Metro to Issue Warnings, Tickets for Fare Evasion

Metro will soon begin issuing tickets to fare evaders, in an effort to curb what the agency says is a $40 million problem.

Starting today, Metro will begin a warning campaign to alert people who neglect to pay fares that there are fines associated with fare evasion in each of the agency’s three jurisdictions.

The warning campaign will begin with notices displayed on digital signs throughout the system, Metro said. After the digital signs run for two weeks, Metro Transit Police (MTPD) officers and other Metro personnel will start distributing physical fliers to fare evaders with the same warning information.

Beginning in November, Metro police officers will issue citations to anyone caught not tapping their SmarTrip cards or mobile phones at fare gates, exiting emergency gates in stations, and not tapping fare boxes on Metrobuses.

Criminal tickets with fines up to $100 will be issued in Maryland and Virginia, while a civil offense has been created for fare evasion in D.C., where police will begin issuing $50 tickets. According to Metro, tickets are provided by each jurisdiction. However, until recent legislation in D.C. established a process for adjudication and appeals, Metro did not have tickets to use; as a result, Metro was not able to issue citations for fare evasion in the District.

A Metro press release noted that fare evasion results in significant revenue losses, and is part of Metro’s efforts to close a shortfall of nearly $185 million in the upcoming budget. Using data from Metrobus and pre-pandemic industry averages for Metrorail, Metro conservatively estimates revenue losses due to fare evasion totaling $40 million in the fiscal year 2022, or 22 percent of the total budget gap. Metro will be able to measure the scale of the problem more accurately with the help of new faregate technology that is currently being installed.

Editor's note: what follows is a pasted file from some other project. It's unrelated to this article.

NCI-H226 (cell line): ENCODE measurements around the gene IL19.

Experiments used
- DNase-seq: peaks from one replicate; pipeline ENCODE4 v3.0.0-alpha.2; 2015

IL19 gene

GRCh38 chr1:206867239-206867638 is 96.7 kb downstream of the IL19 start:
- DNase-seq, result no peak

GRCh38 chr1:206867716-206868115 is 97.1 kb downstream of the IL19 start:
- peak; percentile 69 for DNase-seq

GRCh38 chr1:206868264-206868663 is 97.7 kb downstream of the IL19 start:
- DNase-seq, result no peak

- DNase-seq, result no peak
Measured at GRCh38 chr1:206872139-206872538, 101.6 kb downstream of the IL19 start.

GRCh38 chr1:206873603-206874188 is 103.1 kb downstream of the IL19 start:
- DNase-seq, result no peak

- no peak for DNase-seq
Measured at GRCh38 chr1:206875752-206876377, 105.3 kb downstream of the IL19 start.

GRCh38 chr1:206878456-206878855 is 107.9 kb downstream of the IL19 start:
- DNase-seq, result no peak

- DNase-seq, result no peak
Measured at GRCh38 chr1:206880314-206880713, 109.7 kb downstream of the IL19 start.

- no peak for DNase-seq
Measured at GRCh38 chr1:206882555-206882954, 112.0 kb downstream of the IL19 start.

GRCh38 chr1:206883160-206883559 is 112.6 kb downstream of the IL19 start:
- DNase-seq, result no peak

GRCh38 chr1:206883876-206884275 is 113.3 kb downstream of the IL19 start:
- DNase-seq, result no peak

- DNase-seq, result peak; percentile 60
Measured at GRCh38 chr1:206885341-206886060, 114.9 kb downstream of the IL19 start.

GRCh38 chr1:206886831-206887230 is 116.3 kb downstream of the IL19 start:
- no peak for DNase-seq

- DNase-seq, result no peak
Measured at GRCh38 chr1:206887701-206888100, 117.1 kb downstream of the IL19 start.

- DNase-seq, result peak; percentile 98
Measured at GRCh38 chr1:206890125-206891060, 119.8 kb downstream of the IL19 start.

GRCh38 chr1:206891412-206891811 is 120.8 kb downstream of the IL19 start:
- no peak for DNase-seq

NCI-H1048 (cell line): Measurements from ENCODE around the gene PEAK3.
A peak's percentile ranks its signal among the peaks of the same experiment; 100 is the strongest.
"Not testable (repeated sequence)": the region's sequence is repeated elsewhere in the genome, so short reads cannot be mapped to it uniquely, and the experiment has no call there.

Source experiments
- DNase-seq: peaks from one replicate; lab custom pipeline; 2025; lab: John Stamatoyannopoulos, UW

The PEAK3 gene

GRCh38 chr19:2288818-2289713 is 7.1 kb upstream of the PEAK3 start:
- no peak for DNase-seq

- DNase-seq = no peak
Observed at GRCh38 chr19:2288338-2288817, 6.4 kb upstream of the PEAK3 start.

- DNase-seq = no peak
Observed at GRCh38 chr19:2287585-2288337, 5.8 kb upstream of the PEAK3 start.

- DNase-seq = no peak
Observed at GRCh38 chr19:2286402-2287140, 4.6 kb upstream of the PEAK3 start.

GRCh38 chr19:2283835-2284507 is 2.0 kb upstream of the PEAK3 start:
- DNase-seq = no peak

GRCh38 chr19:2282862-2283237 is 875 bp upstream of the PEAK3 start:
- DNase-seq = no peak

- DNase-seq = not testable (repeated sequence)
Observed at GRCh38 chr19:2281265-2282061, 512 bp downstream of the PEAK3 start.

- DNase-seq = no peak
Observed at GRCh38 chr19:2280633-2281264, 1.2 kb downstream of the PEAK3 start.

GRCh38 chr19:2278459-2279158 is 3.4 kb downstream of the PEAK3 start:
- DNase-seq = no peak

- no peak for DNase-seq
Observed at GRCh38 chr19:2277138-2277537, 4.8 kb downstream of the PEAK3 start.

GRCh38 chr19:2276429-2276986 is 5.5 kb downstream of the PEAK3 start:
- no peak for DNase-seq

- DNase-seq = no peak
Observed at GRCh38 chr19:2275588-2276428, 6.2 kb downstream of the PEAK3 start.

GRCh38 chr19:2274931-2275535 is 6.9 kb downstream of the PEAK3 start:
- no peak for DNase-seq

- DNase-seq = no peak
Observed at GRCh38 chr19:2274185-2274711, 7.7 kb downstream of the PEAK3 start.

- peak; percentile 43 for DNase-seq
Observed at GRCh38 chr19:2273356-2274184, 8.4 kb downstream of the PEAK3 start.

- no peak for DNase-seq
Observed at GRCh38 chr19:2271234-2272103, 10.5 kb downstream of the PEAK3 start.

“As I mentioned previously, the region needs to decide what we want Metro to be, and fare policy should be part of the conversation,” said General Manager and Chief Executive Officer Randy Clarke in a statement. “Many people have mentioned going to a fare-free model, but fare-free does not mean free. There are costs associated with running the community’s transit system, and therefore, the necessary revenues must exist to deliver the services the community needs.”

Metro is also exploring other methods for preventing customers from entering rail stations without paying. In November, Metro will begin testing faregate modifications as a preventative measure. Prototypes are currently in development and will be installed at a selected rail station for employees to test. In addition to tactile deterrents on top of faregates and higher barriers, other modifications are being examined. Upon completion of the initial round of employee testing, customers will be able to test the modified faregate and provide feedback early next year.

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